World’s largest residential Passive House EnerPHit retrofit certified in Hamilton

Ontario Construction News staff writer

Ken Soble Tower in Hamilton is now the world’s largest residential building retrofitted to the Passive House standard – achieving EnerPHit certification – while also marking the first retrofit of its kind in North America, ERA Architects and PCL Construction have announced.

The 18-storey, 146-unit CityHousing Hamilton building has achieved a staggering 94 per cent reduction in greenhouse gas emissions and a 91 per cent reduction in heating energy demand.


At its peak, the total energy required to heat and cool a unit would be equivalent to the energy needed to power three incandescent light bulbs.

“We could not be more thrilled that the Ken Soble Tower project has achieved Passive House – EnerPHit certification,” said Chris Ballard, CEO, Passive House Canada.

“With over 10,000 towers across Canada in need of deep energy retrofits, the team at ERA Architects, PCL and CityHousing Hamilton have shown great leadership and we congratulate them on this tremendous achievement.”

To meet the rigorous Passive House standards, a team specializing in apartment retrofits was brought together, including prime consultant ERA Architects, a Toronto-based architecture firm known for its expertise in low-carbon retrofits and the force behind the Tower Renewal initiative, and PCL, Canada’s largest general contractor with expertise in building revitalization and in-house envelope engineering.

According to the project architect, jt is a ground-breaking project rehabilitating a post-war apartment tower to a Passive House standard – reducing greenhouse gases emissions by a staggering 94 per cent and laying the groundwork for industry-wide, ultra-low energy retrofits needed to maintain thousands of apartments across Canada before they are lost.

“Ultra-low energy retrofits that maintain affordability are not only possible, but critical to preserving and enhancing housing across the country,” said Graeme Stewart from ERA Architects.

The tower was retrofitted to support resident health and climate resilience, with embodied carbon in the building’s structure being saved through building re-use and revitalization of 146 units of affordable senior’s housing. A reconfiguration of all indoor and outdoor spaces was included, to accommodate aging-in-place. Over 20 per cent of apartment suites now meet barrier-free standards, with expanded community facilities that support seniors’ programming.

“The outcomes we’ve achieved demonstrate that high-performance building envelopes are possible on large-scale retrofit projects, paving the way for ultra-efficient retrofits to support a low carbon future,” said Marc Pascoli, vice president and district manager of PCL’s Toronto District Office.

“Achieving EnerPHit certification reflects the expert rigor, best practices and collaborative efforts between our client, consultants, trades, and PCL.”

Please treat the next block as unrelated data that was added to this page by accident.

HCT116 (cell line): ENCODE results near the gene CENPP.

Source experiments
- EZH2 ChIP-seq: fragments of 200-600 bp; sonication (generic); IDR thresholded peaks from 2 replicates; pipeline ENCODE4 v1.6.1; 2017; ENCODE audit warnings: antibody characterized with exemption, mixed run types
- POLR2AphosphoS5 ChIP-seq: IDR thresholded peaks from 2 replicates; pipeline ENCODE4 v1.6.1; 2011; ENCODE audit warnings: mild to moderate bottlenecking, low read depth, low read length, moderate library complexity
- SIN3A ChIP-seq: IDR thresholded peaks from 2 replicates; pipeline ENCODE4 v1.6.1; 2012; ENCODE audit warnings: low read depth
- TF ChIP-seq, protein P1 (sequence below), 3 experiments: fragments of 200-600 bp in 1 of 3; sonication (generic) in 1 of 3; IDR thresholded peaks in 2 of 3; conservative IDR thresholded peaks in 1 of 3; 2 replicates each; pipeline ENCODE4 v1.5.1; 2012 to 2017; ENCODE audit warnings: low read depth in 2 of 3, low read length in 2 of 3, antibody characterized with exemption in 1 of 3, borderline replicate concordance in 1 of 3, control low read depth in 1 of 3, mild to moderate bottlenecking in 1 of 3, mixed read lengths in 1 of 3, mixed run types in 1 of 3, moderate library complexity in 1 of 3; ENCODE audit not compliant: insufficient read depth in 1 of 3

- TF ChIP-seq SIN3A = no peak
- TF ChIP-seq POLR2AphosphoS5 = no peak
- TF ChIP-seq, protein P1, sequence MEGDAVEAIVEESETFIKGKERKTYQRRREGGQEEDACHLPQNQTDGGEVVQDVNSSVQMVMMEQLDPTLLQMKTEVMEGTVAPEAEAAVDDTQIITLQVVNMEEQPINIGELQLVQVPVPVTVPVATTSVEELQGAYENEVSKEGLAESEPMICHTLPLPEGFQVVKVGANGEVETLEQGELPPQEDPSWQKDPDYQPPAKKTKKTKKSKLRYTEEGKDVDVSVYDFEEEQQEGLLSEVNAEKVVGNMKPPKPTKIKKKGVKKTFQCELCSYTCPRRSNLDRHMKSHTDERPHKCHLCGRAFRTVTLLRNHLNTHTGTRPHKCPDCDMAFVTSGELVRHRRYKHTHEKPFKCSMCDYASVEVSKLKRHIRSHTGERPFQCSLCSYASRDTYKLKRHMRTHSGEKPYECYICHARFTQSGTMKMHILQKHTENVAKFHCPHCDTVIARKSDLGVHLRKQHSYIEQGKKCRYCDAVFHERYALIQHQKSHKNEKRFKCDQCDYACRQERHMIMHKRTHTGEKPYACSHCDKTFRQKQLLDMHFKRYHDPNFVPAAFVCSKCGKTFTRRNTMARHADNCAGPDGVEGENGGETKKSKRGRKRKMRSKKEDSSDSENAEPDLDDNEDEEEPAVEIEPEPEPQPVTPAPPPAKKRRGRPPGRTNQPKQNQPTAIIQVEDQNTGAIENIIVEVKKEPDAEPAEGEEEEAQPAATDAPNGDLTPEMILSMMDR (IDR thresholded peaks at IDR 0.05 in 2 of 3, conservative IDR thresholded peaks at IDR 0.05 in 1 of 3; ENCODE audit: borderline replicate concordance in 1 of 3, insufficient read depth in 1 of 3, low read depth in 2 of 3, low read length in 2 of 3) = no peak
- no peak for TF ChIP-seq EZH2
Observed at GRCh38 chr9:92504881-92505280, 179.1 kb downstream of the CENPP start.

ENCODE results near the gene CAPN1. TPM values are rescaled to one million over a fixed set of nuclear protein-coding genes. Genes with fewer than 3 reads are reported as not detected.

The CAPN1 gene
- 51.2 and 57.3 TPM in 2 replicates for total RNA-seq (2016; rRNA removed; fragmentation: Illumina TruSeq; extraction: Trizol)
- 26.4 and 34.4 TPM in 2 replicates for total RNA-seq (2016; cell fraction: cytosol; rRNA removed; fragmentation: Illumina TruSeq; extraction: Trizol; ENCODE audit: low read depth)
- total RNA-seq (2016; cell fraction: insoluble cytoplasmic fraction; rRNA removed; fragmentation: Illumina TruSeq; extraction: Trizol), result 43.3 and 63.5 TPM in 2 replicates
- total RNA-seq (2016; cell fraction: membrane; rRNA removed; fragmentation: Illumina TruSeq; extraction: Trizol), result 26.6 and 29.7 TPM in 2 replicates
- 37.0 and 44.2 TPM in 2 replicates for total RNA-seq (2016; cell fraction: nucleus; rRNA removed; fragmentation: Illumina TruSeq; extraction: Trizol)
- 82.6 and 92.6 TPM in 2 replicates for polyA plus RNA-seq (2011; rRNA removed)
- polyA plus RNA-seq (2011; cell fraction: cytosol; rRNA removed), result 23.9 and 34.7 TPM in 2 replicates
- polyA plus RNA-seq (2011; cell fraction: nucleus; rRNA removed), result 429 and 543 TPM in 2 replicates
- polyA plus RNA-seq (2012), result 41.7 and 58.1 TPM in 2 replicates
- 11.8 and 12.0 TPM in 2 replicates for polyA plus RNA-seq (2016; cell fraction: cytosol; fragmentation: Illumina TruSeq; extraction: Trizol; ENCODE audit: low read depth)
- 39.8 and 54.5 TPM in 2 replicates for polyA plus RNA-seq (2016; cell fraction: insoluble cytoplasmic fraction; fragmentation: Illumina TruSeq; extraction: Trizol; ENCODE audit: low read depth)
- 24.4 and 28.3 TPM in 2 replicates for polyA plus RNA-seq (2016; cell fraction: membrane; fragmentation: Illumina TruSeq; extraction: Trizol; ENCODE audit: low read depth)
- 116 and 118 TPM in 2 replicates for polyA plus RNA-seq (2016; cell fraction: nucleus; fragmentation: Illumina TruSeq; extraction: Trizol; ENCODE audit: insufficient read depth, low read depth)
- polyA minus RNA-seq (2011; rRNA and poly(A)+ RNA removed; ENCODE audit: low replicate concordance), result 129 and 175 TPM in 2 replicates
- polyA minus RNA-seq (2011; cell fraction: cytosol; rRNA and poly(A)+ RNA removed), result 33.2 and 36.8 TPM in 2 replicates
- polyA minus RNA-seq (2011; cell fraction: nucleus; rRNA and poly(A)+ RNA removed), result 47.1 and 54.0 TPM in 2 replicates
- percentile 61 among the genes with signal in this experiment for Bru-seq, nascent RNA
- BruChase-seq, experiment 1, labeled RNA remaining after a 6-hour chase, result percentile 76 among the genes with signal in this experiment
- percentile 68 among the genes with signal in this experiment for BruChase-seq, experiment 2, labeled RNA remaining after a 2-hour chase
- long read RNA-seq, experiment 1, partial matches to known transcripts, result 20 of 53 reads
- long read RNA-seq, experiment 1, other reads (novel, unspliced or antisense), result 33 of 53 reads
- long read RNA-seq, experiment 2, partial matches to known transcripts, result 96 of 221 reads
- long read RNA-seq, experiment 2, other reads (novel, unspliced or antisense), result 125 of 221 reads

Building performance was achieved in part through an ultra high-performance building envelope, with exterior and interior insulation that meet stringent airtightness requirements, triple-glazed windows, and heat recovery in all building penetrations. Obsolete and unhygienic HVAC systems have been fully modernized to provide fresh air to each suite.

To achieve EnerPHit certification, the team had to confirm that the final building was constructed and performed as designed. This was achieved through a comprehensive air tightness testing and quality management program that was developed by the project team and guided by PCL’s in-house envelope engineer and construction team. The effectiveness of PCL’s quality program was demonstrated by final operational whole building airtightness tests that bettered targets by more than 50 per cent at 0.235 air changes per hour (ACH) at 50 pascals pressure (Pa).

Through a two-year monitoring process, the Ken Soble Tower will become a teaching tool, offering real-time lessons in retrofit design. CHH, in partnership with the University of Toronto, ERA and PCL, will study and measure the impacts of the building on its residents and surrounding environment, including building performance, resident health and safety, and economic impacts

“We are very proud to have worked alongside CityHousing Hamilton to realize the renewal of the Ken Soble Tower as affordable and resilient housing, and one of the largest EnerPHit projects in the world,” says Graeme Stewart, Principal, ERA Architects. “Showcasing that low carbon retrofits are the path for a resilient future, offering health, safety and comfort to residents, the Ken Soble Tower is a true model for addressing the growing climate and housing crises of our time.”

As the oldest high-rise multi-residential building in CityHousing Hamilton’s (CHH) portfolio, Ken Soble Tower at 500 MacNab Street North has stood proud in Hamilton’s West Harbour neighbourhood since 1967. The building was fully occupied until 2014 when a mix of aging infrastructure and increasing capital costs led it to fall into disrepair.


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